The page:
I think that part of the reason for the decline in younger people getting involved in sailing as families is that the economy especially in vancouver is challenging for a lot of families. With housing prices being so high and wages not matching the cost of living young families often have difficulty purchasing and maintaing a boat. It is not very easy for a family to find room on another person's boat especially those families who do not have a lot of experience.

These days it seems the majority of the people who can actually afford boat ownership are mostly older people who bought into the housing market long before the prices became insane or people who dont have families.

The team sports like soccer are more accessable to families because the investment is not so large. Boating as a family however can be very expensive. We are very lucky to be able to afford this but not everyone is as fortunate.

Consider the 60+ generation many have quite nice boats. Say i did not have a boat and i wanted to get involved with a local yacht club and go out with someone who had a boat to learn to sail with my family. I have a 7 year old child. She is a pretty good kid but as kids are she is inquisitive and mischevious and accidents happen. How many older people do you think would be willing to open up their boat to allow three passengers on board one of whom might touch things they are not supossed to or break something or spill food and or drink on the nice white upolstery? I doubt many would be willing to allow that sort of thing. Even without that factor crewing in a race could be a challenge with younger children as well they tend to get in the way. Which all comes back to having boating and especially sailing be accessable to young families. It is not an easy thing to do these days everything is expensive and children only drive up that cost.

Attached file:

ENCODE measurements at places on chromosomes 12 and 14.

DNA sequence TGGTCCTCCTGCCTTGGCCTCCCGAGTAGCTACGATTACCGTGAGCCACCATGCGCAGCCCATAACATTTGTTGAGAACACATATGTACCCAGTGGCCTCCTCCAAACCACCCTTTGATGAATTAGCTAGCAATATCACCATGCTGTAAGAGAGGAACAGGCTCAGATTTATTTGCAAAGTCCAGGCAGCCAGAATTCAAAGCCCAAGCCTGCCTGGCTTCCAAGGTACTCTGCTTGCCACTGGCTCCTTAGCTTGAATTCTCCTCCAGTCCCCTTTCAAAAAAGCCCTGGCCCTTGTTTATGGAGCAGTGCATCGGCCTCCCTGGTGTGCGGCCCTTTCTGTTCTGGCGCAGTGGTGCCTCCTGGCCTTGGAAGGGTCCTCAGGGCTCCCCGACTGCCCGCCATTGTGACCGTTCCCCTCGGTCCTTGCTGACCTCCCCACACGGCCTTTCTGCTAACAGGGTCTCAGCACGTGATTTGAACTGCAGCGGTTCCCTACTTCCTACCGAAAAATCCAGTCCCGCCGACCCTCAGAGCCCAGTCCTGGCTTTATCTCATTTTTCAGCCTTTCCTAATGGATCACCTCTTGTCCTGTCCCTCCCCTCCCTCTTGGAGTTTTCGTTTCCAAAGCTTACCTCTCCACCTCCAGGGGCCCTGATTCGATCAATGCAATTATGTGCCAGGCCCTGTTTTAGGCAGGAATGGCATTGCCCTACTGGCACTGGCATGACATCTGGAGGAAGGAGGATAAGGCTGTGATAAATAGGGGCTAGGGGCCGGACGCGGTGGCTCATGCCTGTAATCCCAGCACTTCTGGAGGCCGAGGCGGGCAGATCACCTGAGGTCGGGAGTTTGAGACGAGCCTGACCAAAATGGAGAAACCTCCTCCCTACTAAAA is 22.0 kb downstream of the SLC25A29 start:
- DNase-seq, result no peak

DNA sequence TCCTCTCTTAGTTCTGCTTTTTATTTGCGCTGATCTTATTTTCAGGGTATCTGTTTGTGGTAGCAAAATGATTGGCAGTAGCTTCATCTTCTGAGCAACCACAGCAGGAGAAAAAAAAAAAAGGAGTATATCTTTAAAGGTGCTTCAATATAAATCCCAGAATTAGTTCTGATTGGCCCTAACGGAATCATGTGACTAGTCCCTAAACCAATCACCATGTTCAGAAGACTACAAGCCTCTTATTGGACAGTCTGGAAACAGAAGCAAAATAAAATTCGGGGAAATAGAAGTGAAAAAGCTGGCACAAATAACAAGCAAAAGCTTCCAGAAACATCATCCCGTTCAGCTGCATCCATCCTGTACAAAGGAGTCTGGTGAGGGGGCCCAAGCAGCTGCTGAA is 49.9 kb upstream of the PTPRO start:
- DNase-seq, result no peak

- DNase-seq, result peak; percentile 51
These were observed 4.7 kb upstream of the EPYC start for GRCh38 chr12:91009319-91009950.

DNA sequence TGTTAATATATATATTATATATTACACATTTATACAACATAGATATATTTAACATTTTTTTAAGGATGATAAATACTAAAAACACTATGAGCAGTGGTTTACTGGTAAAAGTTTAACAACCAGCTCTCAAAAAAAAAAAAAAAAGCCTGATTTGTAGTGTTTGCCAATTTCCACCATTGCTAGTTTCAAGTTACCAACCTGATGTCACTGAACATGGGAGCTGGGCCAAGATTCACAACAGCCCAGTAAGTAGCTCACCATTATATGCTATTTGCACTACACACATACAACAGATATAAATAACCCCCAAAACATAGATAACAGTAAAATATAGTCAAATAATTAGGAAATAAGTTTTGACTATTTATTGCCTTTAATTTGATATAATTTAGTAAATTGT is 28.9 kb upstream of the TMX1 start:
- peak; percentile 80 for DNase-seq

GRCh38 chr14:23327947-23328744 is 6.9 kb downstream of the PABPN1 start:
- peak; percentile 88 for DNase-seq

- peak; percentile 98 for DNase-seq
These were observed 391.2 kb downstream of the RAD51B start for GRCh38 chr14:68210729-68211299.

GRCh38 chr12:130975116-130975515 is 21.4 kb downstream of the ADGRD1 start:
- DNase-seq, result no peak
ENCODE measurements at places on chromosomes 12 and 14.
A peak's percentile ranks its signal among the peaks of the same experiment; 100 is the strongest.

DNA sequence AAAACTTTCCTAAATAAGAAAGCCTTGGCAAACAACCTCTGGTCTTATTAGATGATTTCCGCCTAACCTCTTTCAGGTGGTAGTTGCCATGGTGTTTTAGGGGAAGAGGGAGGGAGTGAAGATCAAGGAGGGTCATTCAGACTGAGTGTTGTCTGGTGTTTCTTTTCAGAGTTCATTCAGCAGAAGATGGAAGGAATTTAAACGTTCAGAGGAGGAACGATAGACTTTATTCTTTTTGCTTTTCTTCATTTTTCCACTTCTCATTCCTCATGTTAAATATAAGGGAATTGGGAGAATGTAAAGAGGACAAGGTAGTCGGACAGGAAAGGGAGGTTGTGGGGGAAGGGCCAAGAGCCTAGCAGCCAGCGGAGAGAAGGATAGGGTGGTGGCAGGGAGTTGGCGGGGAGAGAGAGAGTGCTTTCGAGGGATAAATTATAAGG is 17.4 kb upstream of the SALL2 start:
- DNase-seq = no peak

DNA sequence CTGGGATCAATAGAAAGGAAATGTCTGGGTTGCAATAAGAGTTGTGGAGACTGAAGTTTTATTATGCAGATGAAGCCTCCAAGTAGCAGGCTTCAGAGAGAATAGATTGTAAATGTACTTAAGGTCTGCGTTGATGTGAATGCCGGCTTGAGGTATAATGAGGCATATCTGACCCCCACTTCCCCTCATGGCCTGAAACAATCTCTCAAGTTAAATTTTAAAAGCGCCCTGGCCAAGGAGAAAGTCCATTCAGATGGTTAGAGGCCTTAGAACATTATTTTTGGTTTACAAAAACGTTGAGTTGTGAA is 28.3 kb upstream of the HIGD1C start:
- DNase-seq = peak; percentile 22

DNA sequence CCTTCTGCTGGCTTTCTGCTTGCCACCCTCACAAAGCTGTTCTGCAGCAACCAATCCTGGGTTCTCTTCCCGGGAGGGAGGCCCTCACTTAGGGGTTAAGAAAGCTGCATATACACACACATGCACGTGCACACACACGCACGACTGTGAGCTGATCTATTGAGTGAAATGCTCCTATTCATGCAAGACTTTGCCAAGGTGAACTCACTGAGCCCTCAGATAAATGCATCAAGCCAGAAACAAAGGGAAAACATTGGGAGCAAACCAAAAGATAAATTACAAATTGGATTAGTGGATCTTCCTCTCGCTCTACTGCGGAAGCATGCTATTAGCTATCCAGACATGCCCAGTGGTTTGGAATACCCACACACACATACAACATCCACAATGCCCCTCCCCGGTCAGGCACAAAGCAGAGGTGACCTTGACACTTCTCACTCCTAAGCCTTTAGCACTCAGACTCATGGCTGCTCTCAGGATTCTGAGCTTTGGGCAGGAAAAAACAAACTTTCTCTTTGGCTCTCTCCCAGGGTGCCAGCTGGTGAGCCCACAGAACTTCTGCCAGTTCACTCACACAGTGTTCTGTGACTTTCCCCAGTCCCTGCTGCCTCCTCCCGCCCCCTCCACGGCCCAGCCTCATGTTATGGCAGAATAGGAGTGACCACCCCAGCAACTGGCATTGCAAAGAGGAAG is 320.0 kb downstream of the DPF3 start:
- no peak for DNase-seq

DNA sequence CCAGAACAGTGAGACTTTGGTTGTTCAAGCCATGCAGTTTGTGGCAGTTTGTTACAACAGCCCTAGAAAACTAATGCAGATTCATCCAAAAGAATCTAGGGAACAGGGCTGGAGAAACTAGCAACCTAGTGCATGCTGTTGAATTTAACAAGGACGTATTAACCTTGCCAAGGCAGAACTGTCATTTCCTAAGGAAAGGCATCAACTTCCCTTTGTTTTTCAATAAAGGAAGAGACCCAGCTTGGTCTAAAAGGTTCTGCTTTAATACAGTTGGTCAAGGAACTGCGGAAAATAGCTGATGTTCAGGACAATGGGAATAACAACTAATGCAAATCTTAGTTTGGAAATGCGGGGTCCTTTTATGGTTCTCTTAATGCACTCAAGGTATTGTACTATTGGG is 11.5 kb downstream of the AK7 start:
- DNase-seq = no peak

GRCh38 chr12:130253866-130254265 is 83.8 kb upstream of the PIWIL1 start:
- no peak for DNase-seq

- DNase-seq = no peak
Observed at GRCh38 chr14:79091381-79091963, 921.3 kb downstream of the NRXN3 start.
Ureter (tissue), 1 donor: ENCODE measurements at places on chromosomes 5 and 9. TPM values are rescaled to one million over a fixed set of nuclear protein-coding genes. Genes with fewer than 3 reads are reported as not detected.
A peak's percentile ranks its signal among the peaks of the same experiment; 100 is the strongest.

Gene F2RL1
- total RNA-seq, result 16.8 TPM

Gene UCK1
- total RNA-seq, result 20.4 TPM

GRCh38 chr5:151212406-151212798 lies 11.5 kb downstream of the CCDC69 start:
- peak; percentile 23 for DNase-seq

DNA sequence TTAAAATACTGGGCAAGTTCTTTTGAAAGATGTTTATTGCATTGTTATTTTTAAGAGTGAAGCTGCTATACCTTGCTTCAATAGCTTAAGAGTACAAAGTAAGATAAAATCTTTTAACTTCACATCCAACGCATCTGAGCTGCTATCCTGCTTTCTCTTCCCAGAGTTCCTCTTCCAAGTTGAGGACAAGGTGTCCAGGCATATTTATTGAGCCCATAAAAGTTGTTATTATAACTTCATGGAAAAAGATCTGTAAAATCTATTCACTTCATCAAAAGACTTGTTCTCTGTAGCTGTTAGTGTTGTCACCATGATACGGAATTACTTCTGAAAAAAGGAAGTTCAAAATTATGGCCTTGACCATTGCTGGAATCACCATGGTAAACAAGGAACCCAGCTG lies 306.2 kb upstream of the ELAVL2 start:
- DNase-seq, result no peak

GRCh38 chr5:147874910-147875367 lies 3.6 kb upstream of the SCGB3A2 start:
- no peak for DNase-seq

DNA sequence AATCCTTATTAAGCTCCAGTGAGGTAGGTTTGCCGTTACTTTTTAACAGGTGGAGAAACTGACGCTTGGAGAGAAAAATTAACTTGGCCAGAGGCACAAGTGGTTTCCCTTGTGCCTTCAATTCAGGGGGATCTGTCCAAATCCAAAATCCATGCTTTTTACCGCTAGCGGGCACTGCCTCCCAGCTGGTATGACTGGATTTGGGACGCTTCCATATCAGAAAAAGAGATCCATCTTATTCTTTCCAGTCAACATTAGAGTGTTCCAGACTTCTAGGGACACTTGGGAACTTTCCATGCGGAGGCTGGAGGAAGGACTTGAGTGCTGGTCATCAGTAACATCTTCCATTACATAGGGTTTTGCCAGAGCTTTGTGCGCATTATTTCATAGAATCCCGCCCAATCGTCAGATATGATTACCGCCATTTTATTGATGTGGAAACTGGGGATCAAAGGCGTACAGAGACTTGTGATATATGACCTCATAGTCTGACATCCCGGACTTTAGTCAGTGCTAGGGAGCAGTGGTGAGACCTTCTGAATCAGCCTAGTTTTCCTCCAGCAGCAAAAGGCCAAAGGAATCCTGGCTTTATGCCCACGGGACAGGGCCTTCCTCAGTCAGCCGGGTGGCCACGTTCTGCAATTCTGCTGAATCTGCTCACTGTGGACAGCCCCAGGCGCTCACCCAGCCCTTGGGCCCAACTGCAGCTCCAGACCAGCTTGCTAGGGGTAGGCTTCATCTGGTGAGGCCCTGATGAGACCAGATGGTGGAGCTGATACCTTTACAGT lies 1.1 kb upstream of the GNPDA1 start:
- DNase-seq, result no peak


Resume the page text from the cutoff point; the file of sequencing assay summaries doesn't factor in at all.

40 years ago many women were able to stay home with the kids and the man being the sole breadwinner was quite common but by those standards home ownership was a reality for most families even with only one income. Today most families need to have both parents working outside the home and often cannot afford to own their own home in the Lower mainland. Combine that with our society that pretty much demands 24 hour service and it makes scheduling even more crazy. It can be difficult when the adults in a young family work different schedules since we now have a high demand for extended business hours to find time to even spend time together as a family.

There are so many obstacles in the life of a young family today that play into this problem with the decline of membership in sailing/yacht clubs and unfortunately i am not sure that it is going to get better anytime soon. Sure we can bring new people into the clubs and get them interested but being interested is not the same as being able to afford the lifestyle.

Of course these are just my views on the topic but to give a bit of insight of why i look at it from this angle is that i graduated post secondary with a degree in sociology so i am a bit prone to looking at how society works as a whole and how economics and demographics play into a variety of topics.